Jan 5, 2009


The financial sector provides the grease that makes the transfer of savings to productive investments more efficient. This role is critical for the health of the economy.

Government injections of equity capital into financial institutions can make sense if the whole financial system is in danger. But it is important that injections are at minimum cost to taxpayers, that is, without unnecessary subsidies. Problems on this score arise when the funds go primarily to prop up the value of a financial institution's existing debt. In this case the true amount of new equity capital is less than the injection of funds by the government, and the subsidy to debt holders is a loss to taxpayers with no clear offsetting benefits. My purpose here is to describe how this problem arises and how it can be avoided.

Why Inject Equity Capital into Financial Companies?

The value of the assets of many financial institutions has fallen substantially. A fall in the market value of assets implies an equal decline in the market value of liabilities, with the big hits taken by equity and lower priority debt. The fall in the value of equity can cause a financial institution to violate its legal equity capital requirement. The first recourse for a financial institution that needs equity capital is the private market. But raising enough new private equity to meet its capital requirement may not be possible because of a "debt overhang" problem. Here's how it works.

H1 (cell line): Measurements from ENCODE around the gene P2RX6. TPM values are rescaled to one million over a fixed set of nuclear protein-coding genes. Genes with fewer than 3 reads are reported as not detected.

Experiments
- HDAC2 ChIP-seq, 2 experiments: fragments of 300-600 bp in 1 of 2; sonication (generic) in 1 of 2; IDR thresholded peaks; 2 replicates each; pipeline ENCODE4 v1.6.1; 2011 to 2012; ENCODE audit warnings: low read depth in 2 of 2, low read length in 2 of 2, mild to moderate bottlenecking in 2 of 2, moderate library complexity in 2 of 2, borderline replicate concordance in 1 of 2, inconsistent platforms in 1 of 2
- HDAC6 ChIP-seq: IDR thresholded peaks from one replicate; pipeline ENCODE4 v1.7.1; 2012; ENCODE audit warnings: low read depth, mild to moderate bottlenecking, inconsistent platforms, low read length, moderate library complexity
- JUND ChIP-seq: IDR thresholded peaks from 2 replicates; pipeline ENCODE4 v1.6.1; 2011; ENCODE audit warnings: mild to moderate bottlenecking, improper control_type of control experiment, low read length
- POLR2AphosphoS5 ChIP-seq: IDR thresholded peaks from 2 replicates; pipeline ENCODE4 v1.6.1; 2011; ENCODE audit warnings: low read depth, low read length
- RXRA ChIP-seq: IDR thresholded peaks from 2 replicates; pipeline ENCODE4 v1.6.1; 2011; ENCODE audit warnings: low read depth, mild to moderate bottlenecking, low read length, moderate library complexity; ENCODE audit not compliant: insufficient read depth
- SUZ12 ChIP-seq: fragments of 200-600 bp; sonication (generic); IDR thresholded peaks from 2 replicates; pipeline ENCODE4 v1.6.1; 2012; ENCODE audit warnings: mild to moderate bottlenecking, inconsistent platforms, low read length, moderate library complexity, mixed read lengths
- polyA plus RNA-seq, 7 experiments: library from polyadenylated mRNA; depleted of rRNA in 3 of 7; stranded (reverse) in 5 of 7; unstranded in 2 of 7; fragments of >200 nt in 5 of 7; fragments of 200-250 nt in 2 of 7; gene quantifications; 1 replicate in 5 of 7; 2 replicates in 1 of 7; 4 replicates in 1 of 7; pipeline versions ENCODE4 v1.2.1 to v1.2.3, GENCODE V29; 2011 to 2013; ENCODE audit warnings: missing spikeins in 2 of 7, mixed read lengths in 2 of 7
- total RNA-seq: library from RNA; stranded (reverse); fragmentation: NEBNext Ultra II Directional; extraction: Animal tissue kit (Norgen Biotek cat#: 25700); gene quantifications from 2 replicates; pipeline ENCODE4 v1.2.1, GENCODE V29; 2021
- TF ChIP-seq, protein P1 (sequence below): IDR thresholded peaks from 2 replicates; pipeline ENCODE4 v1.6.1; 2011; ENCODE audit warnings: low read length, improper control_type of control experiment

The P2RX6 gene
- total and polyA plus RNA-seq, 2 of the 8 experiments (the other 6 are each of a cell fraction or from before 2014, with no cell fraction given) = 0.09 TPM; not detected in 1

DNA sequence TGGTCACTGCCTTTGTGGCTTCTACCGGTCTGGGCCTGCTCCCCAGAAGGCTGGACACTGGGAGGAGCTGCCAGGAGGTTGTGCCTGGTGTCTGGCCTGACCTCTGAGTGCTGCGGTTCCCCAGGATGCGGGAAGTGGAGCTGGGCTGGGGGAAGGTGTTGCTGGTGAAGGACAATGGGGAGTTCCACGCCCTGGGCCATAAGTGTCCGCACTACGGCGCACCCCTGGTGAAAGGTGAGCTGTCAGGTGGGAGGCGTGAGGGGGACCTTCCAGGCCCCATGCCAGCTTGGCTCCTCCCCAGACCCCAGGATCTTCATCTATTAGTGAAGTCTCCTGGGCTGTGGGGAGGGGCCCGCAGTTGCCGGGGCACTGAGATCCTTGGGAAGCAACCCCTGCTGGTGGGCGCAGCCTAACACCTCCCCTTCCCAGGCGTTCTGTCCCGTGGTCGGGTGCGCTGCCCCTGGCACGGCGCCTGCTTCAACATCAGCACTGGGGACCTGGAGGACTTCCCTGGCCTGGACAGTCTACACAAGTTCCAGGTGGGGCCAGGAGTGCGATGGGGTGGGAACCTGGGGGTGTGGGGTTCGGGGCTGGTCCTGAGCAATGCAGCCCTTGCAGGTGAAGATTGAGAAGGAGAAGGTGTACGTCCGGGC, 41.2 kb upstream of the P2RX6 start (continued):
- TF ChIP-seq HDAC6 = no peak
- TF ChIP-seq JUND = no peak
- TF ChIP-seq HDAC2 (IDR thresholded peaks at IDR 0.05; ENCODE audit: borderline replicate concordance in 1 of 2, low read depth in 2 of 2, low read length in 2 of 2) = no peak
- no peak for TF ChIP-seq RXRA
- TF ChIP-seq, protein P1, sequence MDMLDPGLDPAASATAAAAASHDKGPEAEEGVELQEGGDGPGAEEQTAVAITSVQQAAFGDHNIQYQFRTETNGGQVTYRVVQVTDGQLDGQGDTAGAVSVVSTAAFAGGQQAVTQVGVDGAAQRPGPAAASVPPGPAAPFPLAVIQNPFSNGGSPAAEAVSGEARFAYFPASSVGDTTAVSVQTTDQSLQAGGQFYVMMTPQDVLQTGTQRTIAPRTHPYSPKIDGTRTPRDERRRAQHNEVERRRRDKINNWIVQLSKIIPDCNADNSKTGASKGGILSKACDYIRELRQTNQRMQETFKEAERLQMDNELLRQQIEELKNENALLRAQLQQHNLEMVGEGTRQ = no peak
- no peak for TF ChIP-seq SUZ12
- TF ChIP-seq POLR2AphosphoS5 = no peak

A severe fall in the market value of a financial institution's assets raises the risk and lowers the market value of its debt, as well as its equity. Bringing in new equity capital produces an equal (dollar for dollar) increase in the market value of assets. This lowers the risk and raises the market value of the institution's debt. As a result, part of the new equity capital shows up not as equity but as a transfer to debt holders. (This is the debt overhang problem.) Who pays for the transfer? Not the new private stockholders. They will not invest unless they get stock with market value at least equal to the funds they provide. This means the transfer of wealth to the old debt holders must come from the old stockholders. They pay via the dilution of their ownership share (and the drop in the share price) caused by bringing in new equity. (The stockholders, of course, hate this transfer to debt holders.)

If the market value of the old stock before the equity issue is low, it may be insufficient to cover the transfer of wealth to debt holders that new equity capital produces. As a result, the market value of a stock issue would be less than the funds provided, and the financial institution's attempt to issue equity to meet its capital requirement will fail.